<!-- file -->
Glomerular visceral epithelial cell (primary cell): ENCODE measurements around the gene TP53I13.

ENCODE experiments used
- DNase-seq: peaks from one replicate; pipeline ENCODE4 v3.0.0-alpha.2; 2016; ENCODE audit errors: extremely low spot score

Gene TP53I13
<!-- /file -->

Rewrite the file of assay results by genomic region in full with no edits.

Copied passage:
Glomerular visceral epithelial cell (primary cell): ENCODE measurements around the gene TP53I13.

ENCODE experiments used
- DNase-seq: peaks from one replicate; pipeline ENCODE4 v3.0.0-alpha.2; 2016; ENCODE audit errors: extremely low spot score

Gene TP53I13